PlayStation Controller Lawsuit Ends After Judge Rules in Sony’s Favor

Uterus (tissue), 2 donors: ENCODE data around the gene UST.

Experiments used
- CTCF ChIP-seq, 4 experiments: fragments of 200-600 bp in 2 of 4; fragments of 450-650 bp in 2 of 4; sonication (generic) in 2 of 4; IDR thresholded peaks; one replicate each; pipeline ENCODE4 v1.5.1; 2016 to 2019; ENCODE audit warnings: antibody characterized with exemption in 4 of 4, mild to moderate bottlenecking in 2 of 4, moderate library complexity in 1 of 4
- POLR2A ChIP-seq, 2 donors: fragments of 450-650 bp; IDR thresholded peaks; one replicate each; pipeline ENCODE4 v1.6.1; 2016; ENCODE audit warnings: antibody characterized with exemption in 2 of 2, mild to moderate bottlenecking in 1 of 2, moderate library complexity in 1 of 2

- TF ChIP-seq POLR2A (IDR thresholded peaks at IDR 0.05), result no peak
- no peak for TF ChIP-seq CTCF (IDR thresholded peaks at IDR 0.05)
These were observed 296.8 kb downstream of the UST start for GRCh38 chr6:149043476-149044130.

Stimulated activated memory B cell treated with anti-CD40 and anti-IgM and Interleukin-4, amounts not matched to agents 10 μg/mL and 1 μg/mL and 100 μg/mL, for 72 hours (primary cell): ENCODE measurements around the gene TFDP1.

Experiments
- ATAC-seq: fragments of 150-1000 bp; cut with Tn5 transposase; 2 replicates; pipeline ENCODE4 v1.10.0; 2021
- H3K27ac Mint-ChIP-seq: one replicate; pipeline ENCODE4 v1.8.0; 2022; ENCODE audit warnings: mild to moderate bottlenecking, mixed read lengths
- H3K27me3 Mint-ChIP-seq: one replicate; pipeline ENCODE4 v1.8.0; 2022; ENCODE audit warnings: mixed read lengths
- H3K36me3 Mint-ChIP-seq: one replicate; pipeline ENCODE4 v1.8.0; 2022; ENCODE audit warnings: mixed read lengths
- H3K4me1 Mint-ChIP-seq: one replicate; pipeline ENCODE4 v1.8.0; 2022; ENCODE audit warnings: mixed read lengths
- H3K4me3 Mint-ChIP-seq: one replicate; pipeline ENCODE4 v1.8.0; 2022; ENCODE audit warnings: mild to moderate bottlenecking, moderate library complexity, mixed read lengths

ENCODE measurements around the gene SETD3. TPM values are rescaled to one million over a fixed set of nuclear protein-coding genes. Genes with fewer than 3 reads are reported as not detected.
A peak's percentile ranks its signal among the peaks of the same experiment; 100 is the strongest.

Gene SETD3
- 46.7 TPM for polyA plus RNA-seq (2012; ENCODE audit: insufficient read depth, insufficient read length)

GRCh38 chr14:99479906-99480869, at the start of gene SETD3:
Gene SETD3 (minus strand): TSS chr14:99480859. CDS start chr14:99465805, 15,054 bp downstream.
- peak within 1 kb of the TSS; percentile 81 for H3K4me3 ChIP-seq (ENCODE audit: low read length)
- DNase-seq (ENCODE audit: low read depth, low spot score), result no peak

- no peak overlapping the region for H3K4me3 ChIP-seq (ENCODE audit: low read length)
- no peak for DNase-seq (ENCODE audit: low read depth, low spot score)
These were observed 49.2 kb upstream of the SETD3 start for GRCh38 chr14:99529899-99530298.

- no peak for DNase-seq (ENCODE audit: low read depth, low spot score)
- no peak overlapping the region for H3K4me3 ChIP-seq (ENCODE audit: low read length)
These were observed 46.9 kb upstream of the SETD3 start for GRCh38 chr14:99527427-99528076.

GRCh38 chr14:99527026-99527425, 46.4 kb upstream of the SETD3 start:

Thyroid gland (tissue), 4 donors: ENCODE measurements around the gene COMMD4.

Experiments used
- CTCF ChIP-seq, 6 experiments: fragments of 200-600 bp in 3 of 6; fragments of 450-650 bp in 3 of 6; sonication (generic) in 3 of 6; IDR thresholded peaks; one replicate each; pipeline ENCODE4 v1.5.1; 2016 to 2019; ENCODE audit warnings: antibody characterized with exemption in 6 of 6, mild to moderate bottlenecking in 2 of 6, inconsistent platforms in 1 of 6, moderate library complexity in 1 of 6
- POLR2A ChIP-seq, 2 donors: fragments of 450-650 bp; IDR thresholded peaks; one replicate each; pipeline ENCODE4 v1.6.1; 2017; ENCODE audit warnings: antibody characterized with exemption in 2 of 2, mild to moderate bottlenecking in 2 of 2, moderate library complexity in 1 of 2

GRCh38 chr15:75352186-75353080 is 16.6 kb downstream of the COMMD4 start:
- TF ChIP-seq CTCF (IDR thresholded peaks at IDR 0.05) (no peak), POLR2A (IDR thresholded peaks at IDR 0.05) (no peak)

A U.S. District Court has put an end to a lawsuit brought against Sony Interactive Entertainment in 2017 over its PlayStation controller technology. The complaint was filed by Genuine Enabling Technology (GET), who claimed that Sony had infringed on its patent while designing its controllers (then DualShock 4) — specifically, the way the peripherals communicate with consoles. No proof of PlayStation controller technology infringing on existing patent, judge finds As reported by, GET said that Sony’s controllers and consoles are designed to simultaneously receive dual signals; one on a “slow-varying” frequency for button inputs and the other on higher frequency for motion control input. GET claimed that this was never done before until it patented its technology for the same. Sony countered GET’s claims by saying that the company had failed to show that any of its controllers’ components was “structurally equivalent” to the logic diagrams published in the patent. The judge agreed that GET had “failed to raise a dispute of fact,” and ruled in Sony’s favor on March 25. pointed out that GET filed a similar complaint against Nintendo involving the same patent. A District Court had ruled in Nintendo’s favor but the U.S. Court of Appeals reversed that decision, so the case is ongoing.


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